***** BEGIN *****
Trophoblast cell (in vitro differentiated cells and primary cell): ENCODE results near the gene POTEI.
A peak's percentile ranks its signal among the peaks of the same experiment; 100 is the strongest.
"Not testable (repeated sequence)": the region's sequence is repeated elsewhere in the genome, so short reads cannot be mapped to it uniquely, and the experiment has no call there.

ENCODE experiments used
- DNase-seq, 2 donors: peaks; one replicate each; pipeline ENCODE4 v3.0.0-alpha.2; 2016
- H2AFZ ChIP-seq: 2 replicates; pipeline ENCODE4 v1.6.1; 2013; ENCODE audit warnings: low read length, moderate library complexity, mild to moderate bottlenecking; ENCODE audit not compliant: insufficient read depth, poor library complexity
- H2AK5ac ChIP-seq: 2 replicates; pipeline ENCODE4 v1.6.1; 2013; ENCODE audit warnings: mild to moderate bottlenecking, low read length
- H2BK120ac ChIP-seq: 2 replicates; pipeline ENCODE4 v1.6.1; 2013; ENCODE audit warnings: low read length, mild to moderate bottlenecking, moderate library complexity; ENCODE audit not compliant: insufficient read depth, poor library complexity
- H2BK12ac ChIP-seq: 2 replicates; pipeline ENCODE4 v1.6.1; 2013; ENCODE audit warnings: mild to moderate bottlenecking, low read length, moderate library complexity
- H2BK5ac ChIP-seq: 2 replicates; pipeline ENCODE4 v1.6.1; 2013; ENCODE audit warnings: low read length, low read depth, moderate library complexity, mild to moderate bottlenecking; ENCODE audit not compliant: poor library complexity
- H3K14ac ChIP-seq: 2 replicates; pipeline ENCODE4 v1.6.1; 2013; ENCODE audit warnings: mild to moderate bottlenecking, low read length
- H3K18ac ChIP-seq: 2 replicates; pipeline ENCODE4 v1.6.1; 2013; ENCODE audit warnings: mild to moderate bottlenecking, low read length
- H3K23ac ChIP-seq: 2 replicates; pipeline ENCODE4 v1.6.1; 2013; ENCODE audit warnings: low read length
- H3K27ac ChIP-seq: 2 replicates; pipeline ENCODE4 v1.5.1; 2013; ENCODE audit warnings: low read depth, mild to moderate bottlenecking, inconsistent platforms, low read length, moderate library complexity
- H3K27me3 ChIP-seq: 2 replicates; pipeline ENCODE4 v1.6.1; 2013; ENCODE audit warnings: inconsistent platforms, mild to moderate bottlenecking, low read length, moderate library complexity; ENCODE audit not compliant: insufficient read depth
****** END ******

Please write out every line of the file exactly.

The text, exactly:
Trophoblast cell (in vitro differentiated cells and primary cell): ENCODE results near the gene POTEI.
A peak's percentile ranks its signal among the peaks of the same experiment; 100 is the strongest.
"Not testable (repeated sequence)": the region's sequence is repeated elsewhere in the genome, so short reads cannot be mapped to it uniquely, and the experiment has no call there.

ENCODE experiments used
- DNase-seq, 2 donors: peaks; one replicate each; pipeline ENCODE4 v3.0.0-alpha.2; 2016
- H2AFZ ChIP-seq: 2 replicates; pipeline ENCODE4 v1.6.1; 2013; ENCODE audit warnings: low read length, moderate library complexity, mild to moderate bottlenecking; ENCODE audit not compliant: insufficient read depth, poor library complexity
- H2AK5ac ChIP-seq: 2 replicates; pipeline ENCODE4 v1.6.1; 2013; ENCODE audit warnings: mild to moderate bottlenecking, low read length
- H2BK120ac ChIP-seq: 2 replicates; pipeline ENCODE4 v1.6.1; 2013; ENCODE audit warnings: low read length, mild to moderate bottlenecking, moderate library complexity; ENCODE audit not compliant: insufficient read depth, poor library complexity
- H2BK12ac ChIP-seq: 2 replicates; pipeline ENCODE4 v1.6.1; 2013; ENCODE audit warnings: mild to moderate bottlenecking, low read length, moderate library complexity
- H2BK5ac ChIP-seq: 2 replicates; pipeline ENCODE4 v1.6.1; 2013; ENCODE audit warnings: low read length, low read depth, moderate library complexity, mild to moderate bottlenecking; ENCODE audit not compliant: poor library complexity
- H3K14ac ChIP-seq: 2 replicates; pipeline ENCODE4 v1.6.1; 2013; ENCODE audit warnings: mild to moderate bottlenecking, low read length
- H3K18ac ChIP-seq: 2 replicates; pipeline ENCODE4 v1.6.1; 2013; ENCODE audit warnings: mild to moderate bottlenecking, low read length
- H3K23ac ChIP-seq: 2 replicates; pipeline ENCODE4 v1.6.1; 2013; ENCODE audit warnings: low read length
- H3K27ac ChIP-seq: 2 replicates; pipeline ENCODE4 v1.5.1; 2013; ENCODE audit warnings: low read depth, mild to moderate bottlenecking, inconsistent platforms, low read length, moderate library complexity
- H3K27me3 ChIP-seq: 2 replicates; pipeline ENCODE4 v1.6.1; 2013; ENCODE audit warnings: inconsistent platforms, mild to moderate bottlenecking, low read length, moderate library complexity; ENCODE audit not compliant: insufficient read depth